First of all, low power is only a real concern for drives that are powered from a battery. Lower power consumption is generally achieved by turning off one or more features of the drive when it is not actively reading or writing. But, this means that there is a slight delay when the drive is needed while the various features turn back on. As a general rule, the more power is saved, the longer it takes to bring the drive back to its active state. Thus, performance takes a slight hit when the drive is coming out of one of its low power modes.

The amount of power saved is not large — generally less than one watt — so these power saving modes have no advantage in a system that does not use a battery. It therefore makes sense to disable the low power modes in drives that will not be used in notebook applications.

In addition to causing a little extra latency when the drive starts seeking, some of the low power modes also cause mechanical stress on the internal components. This is probably the main reason why the E7K100 ships without the low power modes.

For example, most notebook drives unload the heads to save power within a few seconds once they becomes idle. In a server environment, there are seeks every few seconds, which could easily lead to a situation where frequently and unnecessarily being loaded and unloaded. In addition to the effect this would have on performance, it could also cause the drive to fail prematurely. Both the 7K100 and the E7K100 are rated for 600,000 load/unload cycles. In a system where the heads are loaded and unloaded every 10 seconds (a possibility in a server), the drive would exceed this number of cycles in just 70 days — just over two months.

Other power saving modes could also affect the lifetime of the drive. Rapid cycling of the power to the circuit board could eventually lead to the failure of the logic board, and repeatedly spinning the disc up to speed stresses the spindle and the power supply.

Even if the lack of power management is the only difference between the 7K100 and the E7K100, the E7K100 is clearly a more reliable choice for a desktop or server system.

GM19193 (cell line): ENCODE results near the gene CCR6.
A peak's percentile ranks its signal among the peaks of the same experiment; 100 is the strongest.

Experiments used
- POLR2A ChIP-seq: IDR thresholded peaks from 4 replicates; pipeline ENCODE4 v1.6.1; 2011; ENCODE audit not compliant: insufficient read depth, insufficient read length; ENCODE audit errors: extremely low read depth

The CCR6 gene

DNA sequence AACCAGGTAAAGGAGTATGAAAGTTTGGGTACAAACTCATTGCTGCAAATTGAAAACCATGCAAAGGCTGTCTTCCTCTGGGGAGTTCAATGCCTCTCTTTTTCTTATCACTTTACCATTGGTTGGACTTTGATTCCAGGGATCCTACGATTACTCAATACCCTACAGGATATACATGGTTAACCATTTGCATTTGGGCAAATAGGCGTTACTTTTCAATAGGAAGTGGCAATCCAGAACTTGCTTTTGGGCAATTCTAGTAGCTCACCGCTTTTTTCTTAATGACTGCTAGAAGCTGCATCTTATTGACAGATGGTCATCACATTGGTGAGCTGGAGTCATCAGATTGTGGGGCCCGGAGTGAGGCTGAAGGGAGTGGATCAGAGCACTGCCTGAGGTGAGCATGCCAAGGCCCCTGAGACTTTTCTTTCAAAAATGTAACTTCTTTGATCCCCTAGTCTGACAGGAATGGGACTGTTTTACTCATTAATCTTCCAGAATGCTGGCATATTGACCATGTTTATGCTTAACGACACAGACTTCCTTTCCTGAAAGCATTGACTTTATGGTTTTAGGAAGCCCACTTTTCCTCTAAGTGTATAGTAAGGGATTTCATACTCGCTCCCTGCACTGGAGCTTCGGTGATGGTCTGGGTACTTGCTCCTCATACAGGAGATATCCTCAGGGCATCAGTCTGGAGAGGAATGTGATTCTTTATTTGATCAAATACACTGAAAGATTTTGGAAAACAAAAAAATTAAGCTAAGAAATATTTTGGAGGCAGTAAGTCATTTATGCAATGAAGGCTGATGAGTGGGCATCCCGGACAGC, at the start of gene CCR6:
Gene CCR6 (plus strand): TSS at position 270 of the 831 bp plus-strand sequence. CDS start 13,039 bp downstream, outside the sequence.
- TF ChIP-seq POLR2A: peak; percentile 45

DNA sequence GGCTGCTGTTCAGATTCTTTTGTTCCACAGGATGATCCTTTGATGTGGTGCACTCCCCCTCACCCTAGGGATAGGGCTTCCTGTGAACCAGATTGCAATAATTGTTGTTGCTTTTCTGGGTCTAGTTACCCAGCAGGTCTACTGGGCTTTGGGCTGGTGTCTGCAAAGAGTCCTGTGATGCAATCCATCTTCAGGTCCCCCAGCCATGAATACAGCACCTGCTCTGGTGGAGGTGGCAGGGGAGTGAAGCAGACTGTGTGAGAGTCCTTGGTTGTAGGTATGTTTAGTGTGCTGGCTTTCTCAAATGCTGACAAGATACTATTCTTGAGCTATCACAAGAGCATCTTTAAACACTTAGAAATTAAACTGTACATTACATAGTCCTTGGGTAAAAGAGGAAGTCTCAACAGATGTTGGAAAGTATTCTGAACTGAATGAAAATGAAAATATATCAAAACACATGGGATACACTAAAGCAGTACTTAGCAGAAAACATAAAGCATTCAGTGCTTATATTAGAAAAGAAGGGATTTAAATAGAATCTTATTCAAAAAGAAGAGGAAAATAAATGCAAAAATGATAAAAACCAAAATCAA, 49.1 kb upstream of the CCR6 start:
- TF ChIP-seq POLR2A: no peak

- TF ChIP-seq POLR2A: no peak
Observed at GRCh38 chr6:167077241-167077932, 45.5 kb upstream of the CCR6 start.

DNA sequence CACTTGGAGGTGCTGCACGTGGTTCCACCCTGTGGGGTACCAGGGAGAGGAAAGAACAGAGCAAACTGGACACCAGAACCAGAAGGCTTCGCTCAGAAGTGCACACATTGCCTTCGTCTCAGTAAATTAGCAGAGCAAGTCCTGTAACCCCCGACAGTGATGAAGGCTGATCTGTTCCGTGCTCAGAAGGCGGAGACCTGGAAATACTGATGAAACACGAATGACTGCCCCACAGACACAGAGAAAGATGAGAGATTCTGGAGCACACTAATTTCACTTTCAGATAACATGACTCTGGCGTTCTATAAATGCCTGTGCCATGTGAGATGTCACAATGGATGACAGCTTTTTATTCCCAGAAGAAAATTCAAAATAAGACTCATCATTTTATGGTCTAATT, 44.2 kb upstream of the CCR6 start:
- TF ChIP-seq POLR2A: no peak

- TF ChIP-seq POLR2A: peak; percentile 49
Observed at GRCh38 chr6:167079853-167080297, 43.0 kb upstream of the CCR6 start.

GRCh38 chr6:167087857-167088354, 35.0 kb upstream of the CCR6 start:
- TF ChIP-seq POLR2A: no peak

The SATA interface makes it compatible with a desktop system without an adapter.


The specifications below are specific to model that we examined. Capacity, cache size, platter number, interface, and even performance vary from model to model even within a single product line. Acoustics and power dissipation also vary depending on the number of platters in the drive; smaller capacity drives tend to have fewer platters, and tend to produce less noise and use less power.

Specifications: Hitachi TravelStar E7K100 HTE721010G9SA00
100 GB
7538 KB
Spindle Rotation Speed
7,200 RPM
SATA 1.5 Gb/s
4.2 ms
Average Seek
10 ms (read) / 11ms (write)
Media Transfer Rate
629 Mbits / second
115 g
Operating Temperature
5 - 40°C
Power Dissipation: Idle / Seek
2.1 / 2.7 W
Acoustics: Idle / Seek
2.6 / 3.0 Bels

The E7K100 is nominally listed as having an 8 MB cache. This is not quite the case. While there is indeed 8MB of memory on the logic board, 418 KB are reserved for the drive's firmware, which leave approximately 7.5 MB left for the cache. The impact on drive performance will vary with usage, but should be very slight. Because of the way caches are implemented, the difference will typically be much less than the ~7% difference in cache size.

That aside, the specifications look similar to the Seagate Momentus 7200.1: Average seek is significantly faster than notebook drives with slower spindle speeds, but not quite on pace with most desktop drives. Power dissipation and noise are both slightly higher than usual.

As mentioned, the 40°C operating temperature for this drive is very low, but probably represents the tighter tolerances that are expected of server equipment than an inherent part of the drive's design. Most notebook drives are rated for either 55°C or 60°C.